36. Robert Bloomfield to George Bloomfield, 30 July 1800


36. Robert Bloomfield to George Bloomfield, 30 July 1800* 

July 30 1800

Dear George

Don't be afraid of the Ghost, nor of the dog, for he is a very tame one. [1]  read boath if you can find time, but don't fail reading mr L's letter as it contains much information which I have not time to tell you in detail. Next week I hope to be squinting about the hills and dales of Northampton, and shall I doubt stand in need of all my assurance. but I mean to profit by what my brother tradesman and namesak bob Burns says of his first interview with Lord Daer.

'Life of Burns,' page 138, says

'My much lamented friend the late basil, Lord Daer, happened to arrive at Catrrine the same day and by the kindness and frankness of his manners left an impression on the mind of the poet, which never was effaced' [2] 

Burns says

'This wot ye all whom it concerns
I Rhymer Robin, alias Burns
October twenty third,
A ne'er to be forgotten day
So far I sprackled[i] up the brae,
I dinnerd wi a Lord.

But O for Hogaths magic pow'r;
To show Sir Bardy's willyart glow'r; [ii]
And how he stard and stamerd:
When goavan [iii] as if led wi branks, [iv]
And stumpan on his plowman shanks,
He in the parlour hammerd.

I sidling shelterd in a nook,
An at his lordship stealt a look,
Like some portentious omen;
Except good sense and social glee,
An' (what surprized me) modesty,
I marked nought uncommon.

I watchd the symptoms o the Great
The Gentle pride, the lordly state,
The arrogant assuming;
The feint a pride, nae pride had he,
Nor sauce, nor state that I could see
Nair than an honest plowman.

Then from his Lordship I shall learn
Henceforth to meet with unconcern
One rank as well's another;
No honest worthy man need care
To meet with noble youthful Daer
For he but meets a brother.

[i] clamberd

[ii] frightend stare

[iii] walking

[iv] a kind of Bridle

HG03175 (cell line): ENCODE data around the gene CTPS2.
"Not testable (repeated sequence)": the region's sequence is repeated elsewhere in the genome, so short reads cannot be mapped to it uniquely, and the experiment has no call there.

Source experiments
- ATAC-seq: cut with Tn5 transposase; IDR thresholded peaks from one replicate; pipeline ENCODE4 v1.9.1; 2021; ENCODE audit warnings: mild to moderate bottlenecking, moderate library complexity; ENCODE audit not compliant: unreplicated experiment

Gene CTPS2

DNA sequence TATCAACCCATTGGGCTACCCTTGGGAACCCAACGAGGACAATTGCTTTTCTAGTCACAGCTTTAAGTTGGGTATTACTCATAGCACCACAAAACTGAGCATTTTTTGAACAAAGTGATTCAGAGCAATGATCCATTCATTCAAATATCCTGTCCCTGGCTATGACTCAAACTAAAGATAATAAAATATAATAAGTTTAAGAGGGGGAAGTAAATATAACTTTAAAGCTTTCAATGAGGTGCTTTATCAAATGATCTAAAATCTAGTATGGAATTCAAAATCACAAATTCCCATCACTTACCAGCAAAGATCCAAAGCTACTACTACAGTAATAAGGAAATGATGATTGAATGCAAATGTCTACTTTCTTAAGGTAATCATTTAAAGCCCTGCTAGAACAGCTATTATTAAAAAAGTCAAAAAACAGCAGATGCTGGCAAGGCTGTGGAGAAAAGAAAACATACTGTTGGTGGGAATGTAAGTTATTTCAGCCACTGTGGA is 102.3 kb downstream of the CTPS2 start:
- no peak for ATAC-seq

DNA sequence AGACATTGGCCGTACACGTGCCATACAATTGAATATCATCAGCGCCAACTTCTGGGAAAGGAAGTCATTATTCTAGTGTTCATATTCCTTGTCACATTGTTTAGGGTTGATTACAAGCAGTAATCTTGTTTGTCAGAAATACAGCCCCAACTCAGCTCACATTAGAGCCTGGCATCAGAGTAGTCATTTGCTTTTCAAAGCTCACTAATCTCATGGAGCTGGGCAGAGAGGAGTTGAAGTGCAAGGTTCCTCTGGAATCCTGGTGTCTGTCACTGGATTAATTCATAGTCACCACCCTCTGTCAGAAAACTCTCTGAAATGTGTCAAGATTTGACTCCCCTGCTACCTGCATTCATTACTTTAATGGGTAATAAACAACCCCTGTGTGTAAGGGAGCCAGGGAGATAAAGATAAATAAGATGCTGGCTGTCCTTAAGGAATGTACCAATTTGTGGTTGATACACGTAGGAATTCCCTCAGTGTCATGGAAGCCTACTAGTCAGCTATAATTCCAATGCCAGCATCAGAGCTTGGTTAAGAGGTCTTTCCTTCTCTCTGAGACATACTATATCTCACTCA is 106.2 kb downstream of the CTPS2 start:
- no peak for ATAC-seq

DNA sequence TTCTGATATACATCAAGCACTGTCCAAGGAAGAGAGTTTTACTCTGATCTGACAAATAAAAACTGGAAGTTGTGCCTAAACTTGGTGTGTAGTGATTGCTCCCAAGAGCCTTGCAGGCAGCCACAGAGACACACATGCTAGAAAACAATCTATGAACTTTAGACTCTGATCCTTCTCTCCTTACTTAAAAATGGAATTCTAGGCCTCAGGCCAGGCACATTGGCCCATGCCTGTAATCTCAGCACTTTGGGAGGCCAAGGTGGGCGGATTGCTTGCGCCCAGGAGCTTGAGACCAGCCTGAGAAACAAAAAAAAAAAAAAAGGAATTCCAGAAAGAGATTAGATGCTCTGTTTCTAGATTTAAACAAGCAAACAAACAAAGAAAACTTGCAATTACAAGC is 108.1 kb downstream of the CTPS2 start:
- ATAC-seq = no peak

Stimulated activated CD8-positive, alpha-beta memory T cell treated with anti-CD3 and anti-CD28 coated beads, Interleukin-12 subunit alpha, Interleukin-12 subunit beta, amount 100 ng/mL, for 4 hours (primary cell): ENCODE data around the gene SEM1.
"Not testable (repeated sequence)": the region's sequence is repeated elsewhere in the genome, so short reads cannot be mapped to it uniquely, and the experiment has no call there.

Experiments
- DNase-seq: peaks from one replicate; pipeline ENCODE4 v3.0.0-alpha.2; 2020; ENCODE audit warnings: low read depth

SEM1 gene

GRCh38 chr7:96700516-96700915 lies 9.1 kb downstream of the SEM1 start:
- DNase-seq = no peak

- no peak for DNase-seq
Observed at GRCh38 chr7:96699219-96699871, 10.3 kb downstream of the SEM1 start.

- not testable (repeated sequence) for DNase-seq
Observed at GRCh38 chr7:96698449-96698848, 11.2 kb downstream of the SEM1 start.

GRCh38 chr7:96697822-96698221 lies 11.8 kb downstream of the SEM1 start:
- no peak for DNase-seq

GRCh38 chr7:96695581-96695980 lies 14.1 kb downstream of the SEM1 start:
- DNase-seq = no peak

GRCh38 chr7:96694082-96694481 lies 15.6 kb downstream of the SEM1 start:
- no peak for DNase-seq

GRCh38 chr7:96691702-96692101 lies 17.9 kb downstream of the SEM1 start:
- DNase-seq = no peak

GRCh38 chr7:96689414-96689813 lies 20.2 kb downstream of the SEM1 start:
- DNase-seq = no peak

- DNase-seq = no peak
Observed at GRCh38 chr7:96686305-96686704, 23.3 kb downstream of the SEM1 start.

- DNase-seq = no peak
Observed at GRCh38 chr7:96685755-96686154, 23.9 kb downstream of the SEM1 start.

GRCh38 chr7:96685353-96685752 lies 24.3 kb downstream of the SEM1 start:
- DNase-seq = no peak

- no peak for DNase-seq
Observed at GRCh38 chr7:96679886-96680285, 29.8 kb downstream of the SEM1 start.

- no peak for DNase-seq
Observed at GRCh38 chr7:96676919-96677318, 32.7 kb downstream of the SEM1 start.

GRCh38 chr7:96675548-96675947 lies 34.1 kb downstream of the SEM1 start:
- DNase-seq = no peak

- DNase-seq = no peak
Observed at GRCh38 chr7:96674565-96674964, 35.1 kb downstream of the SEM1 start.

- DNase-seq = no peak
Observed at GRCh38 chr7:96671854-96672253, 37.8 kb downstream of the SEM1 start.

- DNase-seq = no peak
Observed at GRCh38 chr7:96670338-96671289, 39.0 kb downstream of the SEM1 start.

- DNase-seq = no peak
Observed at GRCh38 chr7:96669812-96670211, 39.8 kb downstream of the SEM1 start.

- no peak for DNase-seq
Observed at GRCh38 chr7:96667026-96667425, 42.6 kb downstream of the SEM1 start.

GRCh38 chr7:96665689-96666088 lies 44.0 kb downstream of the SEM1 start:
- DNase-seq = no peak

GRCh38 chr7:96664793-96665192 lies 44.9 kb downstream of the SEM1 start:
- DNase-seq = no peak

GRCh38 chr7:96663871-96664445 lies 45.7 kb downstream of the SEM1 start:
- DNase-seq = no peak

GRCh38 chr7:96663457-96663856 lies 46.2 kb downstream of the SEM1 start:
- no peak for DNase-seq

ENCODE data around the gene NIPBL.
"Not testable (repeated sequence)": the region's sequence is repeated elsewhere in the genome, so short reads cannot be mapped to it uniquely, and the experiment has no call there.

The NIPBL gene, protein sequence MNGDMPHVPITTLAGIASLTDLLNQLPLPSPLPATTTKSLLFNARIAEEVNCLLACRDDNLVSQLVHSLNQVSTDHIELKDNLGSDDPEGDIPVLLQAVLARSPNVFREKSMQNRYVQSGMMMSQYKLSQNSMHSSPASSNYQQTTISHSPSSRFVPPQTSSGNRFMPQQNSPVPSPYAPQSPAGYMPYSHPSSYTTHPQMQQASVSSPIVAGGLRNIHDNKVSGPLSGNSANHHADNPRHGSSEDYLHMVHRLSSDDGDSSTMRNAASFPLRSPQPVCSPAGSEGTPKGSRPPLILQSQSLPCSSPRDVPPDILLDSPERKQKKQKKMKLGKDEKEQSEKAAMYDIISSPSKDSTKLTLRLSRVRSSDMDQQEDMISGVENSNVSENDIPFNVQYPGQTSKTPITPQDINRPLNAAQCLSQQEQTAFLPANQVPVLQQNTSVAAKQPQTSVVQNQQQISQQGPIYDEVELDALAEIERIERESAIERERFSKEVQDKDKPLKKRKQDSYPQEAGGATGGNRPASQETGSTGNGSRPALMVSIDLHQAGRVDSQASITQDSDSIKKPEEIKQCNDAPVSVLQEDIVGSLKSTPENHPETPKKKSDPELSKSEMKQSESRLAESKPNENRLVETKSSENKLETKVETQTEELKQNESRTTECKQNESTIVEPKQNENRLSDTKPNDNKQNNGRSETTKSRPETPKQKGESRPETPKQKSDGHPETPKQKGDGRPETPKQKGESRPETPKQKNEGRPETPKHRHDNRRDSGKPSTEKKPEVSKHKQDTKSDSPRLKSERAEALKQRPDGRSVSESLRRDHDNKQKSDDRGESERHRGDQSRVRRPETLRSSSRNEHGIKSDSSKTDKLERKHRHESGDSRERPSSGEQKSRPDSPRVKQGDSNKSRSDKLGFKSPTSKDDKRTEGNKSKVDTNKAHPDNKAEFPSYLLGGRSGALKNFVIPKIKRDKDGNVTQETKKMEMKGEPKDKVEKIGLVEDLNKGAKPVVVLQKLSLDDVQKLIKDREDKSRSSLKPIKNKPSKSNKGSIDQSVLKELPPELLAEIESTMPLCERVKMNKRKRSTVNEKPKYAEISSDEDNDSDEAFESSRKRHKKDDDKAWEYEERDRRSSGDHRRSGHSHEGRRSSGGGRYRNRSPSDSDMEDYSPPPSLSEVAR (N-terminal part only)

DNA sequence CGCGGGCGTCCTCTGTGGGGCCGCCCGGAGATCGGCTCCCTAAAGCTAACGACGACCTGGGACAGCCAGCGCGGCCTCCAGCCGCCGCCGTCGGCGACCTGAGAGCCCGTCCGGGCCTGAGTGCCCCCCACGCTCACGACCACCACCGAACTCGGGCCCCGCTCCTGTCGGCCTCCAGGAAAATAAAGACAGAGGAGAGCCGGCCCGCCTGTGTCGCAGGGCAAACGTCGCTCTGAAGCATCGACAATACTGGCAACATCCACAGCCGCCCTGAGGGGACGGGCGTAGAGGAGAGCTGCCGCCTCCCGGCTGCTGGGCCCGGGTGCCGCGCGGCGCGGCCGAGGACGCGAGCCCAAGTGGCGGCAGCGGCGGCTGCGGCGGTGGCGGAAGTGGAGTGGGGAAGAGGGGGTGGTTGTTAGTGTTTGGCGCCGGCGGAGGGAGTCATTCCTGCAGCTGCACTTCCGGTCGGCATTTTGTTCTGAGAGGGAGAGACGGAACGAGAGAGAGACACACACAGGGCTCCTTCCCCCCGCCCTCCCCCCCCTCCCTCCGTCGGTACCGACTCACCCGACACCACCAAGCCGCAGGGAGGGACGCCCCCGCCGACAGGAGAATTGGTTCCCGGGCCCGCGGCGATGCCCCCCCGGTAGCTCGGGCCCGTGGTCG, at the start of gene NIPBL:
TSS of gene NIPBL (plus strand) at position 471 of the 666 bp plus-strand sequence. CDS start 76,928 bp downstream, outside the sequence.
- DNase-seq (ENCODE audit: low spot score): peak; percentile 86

You must excuse my scrabbling, as you see by this job of copying that I have a good deal of writing [illegible word] but I shall allways find time to say to George

Health and Happiness

R Bloomfield

Love to wife and all friends, I should have been glad to write now to my Mother, but must stop perhaps till I can send her my face upon a paper. A large plate is intended to strike impressions for seperate sale, which Mr Hood says will produce a joint profit to us. a smaller size will appear first in the 'Mirror,' and Museum; [3]  but hold; I have not been under the painters hands yet, but I think I ought before I spend a fortnight in the harvest Sun; otherwise the publick will be apt to fix the place of my birth in Rosemary Lane, or peticoat Lane, and so by calling me Moses, belie the preface to my book. [4] 

You will certainly forward the packett to Troston directly.

[addendum by George]: pray preserve the London letters G Bloomfield

* BL Add. MS 28268, ff. 36–37 BACK

[1] Bloomfield refers to his poems 'The Fakenham Ghost' and 'The Shepherd and his Dog Rover', published in Rural Tales, pp. 70–77; 111–12. BACK

[2] Bloomfield was reading the first volume of The Works of Robert Burns, a present from William Vaughan (see Letter 35). BACK

[3] A portrait of Bloomfield made by S. Drummond and engraved by W. Ridley appeared in The Monthly Mirror, 10 (October 1800). A variant of it was published in The European Magazine, 11 (November 1801). It is reproduced as the frontispiece of Robert Bloomfield: Lyric, Class, and the Romantic Canon, eds. Simon White, John Goodridge and Bridget Keegan (Lewisburg, 2006). BACK

[4] Rosemary and Petticoat Lanes were the centres of the second-hand clothes trades mainly carried on by immigrant Jews, stereotypically dark of complexion. BACK